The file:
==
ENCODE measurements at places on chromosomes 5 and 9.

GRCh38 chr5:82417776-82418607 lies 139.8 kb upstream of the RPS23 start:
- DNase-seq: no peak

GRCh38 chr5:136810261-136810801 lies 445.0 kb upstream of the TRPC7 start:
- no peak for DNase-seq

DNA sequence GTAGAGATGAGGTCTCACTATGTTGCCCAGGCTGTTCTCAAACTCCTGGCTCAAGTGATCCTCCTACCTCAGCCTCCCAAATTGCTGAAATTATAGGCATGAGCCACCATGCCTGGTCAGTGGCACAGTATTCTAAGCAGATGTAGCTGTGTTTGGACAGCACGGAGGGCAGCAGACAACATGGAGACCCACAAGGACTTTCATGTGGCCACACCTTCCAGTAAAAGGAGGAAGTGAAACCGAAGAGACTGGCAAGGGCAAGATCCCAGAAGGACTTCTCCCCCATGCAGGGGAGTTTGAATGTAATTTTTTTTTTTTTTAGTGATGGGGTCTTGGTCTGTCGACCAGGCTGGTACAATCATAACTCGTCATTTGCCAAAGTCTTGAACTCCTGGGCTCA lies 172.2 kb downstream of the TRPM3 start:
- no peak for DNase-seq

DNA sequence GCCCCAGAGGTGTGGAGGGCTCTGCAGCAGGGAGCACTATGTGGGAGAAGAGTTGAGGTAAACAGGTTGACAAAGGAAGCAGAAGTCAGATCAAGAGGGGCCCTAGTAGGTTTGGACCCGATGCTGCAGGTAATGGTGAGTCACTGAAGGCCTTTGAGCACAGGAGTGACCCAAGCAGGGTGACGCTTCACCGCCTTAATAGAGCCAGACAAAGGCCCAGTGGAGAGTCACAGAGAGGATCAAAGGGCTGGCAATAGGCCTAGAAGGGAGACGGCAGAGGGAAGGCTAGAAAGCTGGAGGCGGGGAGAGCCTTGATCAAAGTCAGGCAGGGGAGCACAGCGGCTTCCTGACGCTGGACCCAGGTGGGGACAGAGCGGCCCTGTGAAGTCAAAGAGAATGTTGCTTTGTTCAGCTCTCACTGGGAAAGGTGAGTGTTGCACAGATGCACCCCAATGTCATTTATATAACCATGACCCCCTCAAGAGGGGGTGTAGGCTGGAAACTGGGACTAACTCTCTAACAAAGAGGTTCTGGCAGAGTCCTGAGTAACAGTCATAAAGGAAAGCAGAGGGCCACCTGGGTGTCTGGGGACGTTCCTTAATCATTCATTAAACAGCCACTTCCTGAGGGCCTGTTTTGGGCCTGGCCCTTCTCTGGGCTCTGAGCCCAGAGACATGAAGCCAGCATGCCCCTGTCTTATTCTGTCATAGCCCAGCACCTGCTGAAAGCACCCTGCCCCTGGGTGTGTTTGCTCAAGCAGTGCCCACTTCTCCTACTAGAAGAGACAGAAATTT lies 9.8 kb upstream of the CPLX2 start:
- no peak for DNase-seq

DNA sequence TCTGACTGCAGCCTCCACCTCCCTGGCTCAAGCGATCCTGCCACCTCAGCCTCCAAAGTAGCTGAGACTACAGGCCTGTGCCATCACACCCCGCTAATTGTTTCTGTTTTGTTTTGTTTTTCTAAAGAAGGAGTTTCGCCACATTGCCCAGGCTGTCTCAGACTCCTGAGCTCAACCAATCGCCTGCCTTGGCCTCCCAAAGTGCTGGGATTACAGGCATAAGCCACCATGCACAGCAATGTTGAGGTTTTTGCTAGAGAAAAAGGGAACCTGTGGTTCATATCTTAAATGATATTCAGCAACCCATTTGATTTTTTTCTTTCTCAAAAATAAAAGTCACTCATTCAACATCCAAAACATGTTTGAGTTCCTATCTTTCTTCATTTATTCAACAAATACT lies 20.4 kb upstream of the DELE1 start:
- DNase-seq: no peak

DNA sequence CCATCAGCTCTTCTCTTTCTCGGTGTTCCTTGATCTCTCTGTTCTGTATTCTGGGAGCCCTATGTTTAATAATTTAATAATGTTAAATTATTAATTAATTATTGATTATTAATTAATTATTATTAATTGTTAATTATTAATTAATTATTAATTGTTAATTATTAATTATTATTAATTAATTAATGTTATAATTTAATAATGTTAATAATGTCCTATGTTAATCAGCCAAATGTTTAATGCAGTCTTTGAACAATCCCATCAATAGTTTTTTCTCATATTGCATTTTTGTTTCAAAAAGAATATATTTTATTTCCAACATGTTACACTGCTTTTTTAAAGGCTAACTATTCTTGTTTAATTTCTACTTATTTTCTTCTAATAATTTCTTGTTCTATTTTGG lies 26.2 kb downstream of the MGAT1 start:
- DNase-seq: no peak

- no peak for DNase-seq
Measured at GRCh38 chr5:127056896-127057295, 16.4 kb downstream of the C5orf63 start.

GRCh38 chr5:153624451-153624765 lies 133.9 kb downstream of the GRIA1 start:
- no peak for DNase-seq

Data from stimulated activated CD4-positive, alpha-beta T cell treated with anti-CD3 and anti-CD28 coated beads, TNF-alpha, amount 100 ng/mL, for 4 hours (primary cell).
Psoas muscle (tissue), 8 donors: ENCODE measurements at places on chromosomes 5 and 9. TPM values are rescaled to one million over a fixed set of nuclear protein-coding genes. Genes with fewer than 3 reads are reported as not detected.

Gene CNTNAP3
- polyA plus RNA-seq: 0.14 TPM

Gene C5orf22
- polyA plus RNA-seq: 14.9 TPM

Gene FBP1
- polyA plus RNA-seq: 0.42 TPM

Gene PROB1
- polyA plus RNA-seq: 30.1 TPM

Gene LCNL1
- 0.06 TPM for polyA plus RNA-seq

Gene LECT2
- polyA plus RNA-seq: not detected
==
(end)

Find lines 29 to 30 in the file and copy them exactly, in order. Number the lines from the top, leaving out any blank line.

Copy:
- 0.06 TPM for polyA plus RNA-seq

Gene LECT2